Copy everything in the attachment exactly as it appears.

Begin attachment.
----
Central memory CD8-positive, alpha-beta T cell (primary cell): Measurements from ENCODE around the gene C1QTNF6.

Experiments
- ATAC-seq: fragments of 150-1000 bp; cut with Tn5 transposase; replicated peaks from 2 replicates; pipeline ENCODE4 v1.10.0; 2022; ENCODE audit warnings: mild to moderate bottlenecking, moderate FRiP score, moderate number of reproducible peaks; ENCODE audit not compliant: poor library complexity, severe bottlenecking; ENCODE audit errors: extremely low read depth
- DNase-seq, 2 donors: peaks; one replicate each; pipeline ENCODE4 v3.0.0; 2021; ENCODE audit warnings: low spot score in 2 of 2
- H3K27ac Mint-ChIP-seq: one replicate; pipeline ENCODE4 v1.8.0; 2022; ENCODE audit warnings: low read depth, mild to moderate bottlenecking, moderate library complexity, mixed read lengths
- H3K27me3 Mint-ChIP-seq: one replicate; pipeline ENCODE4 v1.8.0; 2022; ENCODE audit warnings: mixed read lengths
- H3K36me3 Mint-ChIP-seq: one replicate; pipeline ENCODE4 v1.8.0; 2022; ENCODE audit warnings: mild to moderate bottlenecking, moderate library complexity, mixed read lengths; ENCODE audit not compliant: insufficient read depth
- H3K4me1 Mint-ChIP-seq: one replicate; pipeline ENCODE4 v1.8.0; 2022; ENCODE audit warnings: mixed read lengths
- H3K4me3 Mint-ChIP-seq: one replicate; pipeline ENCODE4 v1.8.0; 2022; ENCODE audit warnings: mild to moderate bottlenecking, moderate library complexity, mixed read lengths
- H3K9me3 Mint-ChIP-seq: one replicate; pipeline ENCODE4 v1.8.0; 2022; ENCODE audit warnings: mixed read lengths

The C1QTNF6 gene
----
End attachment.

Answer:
Central memory CD8-positive, alpha-beta T cell (primary cell): Measurements from ENCODE around the gene C1QTNF6.

Experiments
- ATAC-seq: fragments of 150-1000 bp; cut with Tn5 transposase; replicated peaks from 2 replicates; pipeline ENCODE4 v1.10.0; 2022; ENCODE audit warnings: mild to moderate bottlenecking, moderate FRiP score, moderate number of reproducible peaks; ENCODE audit not compliant: poor library complexity, severe bottlenecking; ENCODE audit errors: extremely low read depth
- DNase-seq, 2 donors: peaks; one replicate each; pipeline ENCODE4 v3.0.0; 2021; ENCODE audit warnings: low spot score in 2 of 2
- H3K27ac Mint-ChIP-seq: one replicate; pipeline ENCODE4 v1.8.0; 2022; ENCODE audit warnings: low read depth, mild to moderate bottlenecking, moderate library complexity, mixed read lengths
- H3K27me3 Mint-ChIP-seq: one replicate; pipeline ENCODE4 v1.8.0; 2022; ENCODE audit warnings: mixed read lengths
- H3K36me3 Mint-ChIP-seq: one replicate; pipeline ENCODE4 v1.8.0; 2022; ENCODE audit warnings: mild to moderate bottlenecking, moderate library complexity, mixed read lengths; ENCODE audit not compliant: insufficient read depth
- H3K4me1 Mint-ChIP-seq: one replicate; pipeline ENCODE4 v1.8.0; 2022; ENCODE audit warnings: mixed read lengths
- H3K4me3 Mint-ChIP-seq: one replicate; pipeline ENCODE4 v1.8.0; 2022; ENCODE audit warnings: mild to moderate bottlenecking, moderate library complexity, mixed read lengths
- H3K9me3 Mint-ChIP-seq: one replicate; pipeline ENCODE4 v1.8.0; 2022; ENCODE audit warnings: mixed read lengths

The C1QTNF6 gene